Abbildungen der Seite






Veluti in speculum.

Theatre Royal Cov, Gard. Count Raymond rules in Languedoc,

O'er the champaign fair and wide,
With town and stronghold many a one,
Wash'd by the wave of the blue Garonne,
And from far Auvergne to Rousillon,

And away to Narbonne,

And the mouths of the Rhone;
And his Lyonnois silks and his Narbonne honey,
Bring in his lordship a great deal of money.

[ocr errors]

A thousand lances, stout and true,

Attend Count Raymond's call;
And Knights and Nobles, of high degree,
From Guienne, Provence, and Burgundy,
Before Count Raymond bend the knee,

And vail to him one and all.

And Isabel of Arragon

He weds, the Pride of Spain,
You might not find so rich a prize,
A Dame so “ healthy, wealthy, and wise;"
So pious withal—with such beautiful eyes-
So exactly the Venus de Medicis size-

In all that wide domain.
March.-VOL. LXX. NO. cclxxix.


Then his cellar is stored

As well as his board, With the choicest of all La belle France can afford; Chambertin, Chateau Margaux, La Rose, and Lafitte, With Moët's Champagne, “of the Comet year," " neat As imported,”—“ fine sparkling,”—and not over sweet ; While his Chaplain, good man, when call’d in to say Grace, Would groan, and put on an elongated face At such turtle, such turbot, John Dory, and plaice ; Not without blushing, pronouncing a benison, Worthy old soul! on such very fat venison,

Sighing to think

Such victuals and drink, Are precisely the traps by which Satan makes men his own,

And grieving o'er scores

Of huge barbecued Boars, Which he thinks should not darken a Christian man's doors, Though 'twas all very well Pagan Poets should rate 'em As “ Animal propter convivia natum.

He was right, I must say,

For at this time of day, When we're not so precise, whether cleric or lay, With respect to our food, as in time so passé, We still find our Boars, whether grave ones or gay, After dinner, at least, very much in the way, (We spell the word now with an E, not an A ;) And as honest Père Jacques was inclined to spare diet, he Gave this advice to all grades of society, “ Think less of pudding-and think more of piety."

As to his clothes,

Oh! nobody knows
What lots the Count had of cloaks, doublets, and hose,

Pantoufles, with bows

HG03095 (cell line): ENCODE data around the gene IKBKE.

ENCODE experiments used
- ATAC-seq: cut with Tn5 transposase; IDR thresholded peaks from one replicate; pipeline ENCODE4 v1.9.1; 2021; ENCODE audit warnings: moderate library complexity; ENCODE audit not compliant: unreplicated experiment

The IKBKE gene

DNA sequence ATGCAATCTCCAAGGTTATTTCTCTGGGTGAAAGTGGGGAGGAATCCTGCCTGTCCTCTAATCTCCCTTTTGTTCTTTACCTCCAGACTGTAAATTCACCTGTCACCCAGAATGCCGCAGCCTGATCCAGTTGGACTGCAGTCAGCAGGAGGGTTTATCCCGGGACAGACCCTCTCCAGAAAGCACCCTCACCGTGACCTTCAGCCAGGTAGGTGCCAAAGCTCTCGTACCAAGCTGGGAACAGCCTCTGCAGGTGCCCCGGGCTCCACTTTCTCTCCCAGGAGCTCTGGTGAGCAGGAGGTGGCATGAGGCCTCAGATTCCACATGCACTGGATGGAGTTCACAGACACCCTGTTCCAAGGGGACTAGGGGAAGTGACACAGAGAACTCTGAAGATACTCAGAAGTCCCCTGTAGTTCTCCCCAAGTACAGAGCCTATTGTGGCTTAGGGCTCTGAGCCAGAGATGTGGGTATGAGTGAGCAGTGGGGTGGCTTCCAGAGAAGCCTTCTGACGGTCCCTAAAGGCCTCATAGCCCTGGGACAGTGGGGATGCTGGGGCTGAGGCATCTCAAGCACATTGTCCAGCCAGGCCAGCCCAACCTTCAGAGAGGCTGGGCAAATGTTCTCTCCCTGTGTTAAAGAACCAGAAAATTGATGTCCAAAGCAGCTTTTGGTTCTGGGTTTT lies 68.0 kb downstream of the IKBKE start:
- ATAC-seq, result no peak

Each as big as a rose, And such shirts with lace ruffles, such waistcoats, and those Indescribable garments it is not thought right To do more than whisper to oreilles polite.

Still in spite of his power, and in spite of his riches,
In spite of his dinners, his dress, and his which is
The strangest of all things-in spite of his Wife,
The Count led a rather hum-drum sort of life.
He grew tired, in fact, of mere eating and drinking,
Grew tired of flirting, and ogling, and winking

At nursery inaids

As they walk'd the Parades,
The Crescents, the Squares, and the fine Colonnades,
And the other gay places, which young ladies use
As their promenade through the good town of Thoulouse.

He was tired of hawking, and fishing, and hunting,
Of billiards, short-whist, chicken-hazard, and punting ;

Of popping at pheasants,
Quails, woodcocks, and-peasants;
Of smoking, and joking,
And soaking, provoking
Such headaches next day

As his fine St. Peray,
Though the best of all Rhone wines can never repay,
Till weary of war, women, roast-goose, and glory,
With no great desire to be “ famous in story,"

All the day long,

This was his song,
“Oh, dear! what will become of us?

Oh, dear! what shall we do?
We shall die of blue devils if some of us

Can't hit on something that's new !"

Meanwhile his sweet Countess, so pious and good,
Such pomps and such vanities stoully eschewd,
With all fermented liquors and high-season'd food,
Deviled kidneys, and sweetbreads, and ducks and green peas;
Baked sucking-pig, goose, and all viands like these,
Hash'd calve's-head included, no longer could please,
A curry was sure to elicit a breeze,
So was ale, or a glass of Port wine after cheese.

Indeed, any thing strong,

As to tipple, was wrong;
She stuck to “fine Hyson," " Bohea," and Souchong,
And similar imports direct from Hong Kong.
In vain does the family doctor exhort her
To take with her chop one poor half-pint of porter ;

No! - she alleges
She's taken the pledges!
Determined to aid

In a gen'ral Crusade
Against publicans, vintners, and all of that trade,
And to bring in sherbet, ginger-pop, lemonade,
Eau sucrée, and small drinkables mild and home made ;
So she claims her friends' efforts, and vows to devote all hers
Solely to found “The Thoulousian Teatotallers.”

Large sums she employs

In dressing small boys In long duffle jackets, and short corduroys, And she boxes their ears when they make too much noise ; In short, she turns out a complete Lady Bountiful, Filling with drugs and brown Holland the county full.

Now just at the time when our story commences,

It seems that a case

Past the common took place, To entail on her ladyship further expenses,

« ZurückWeiter »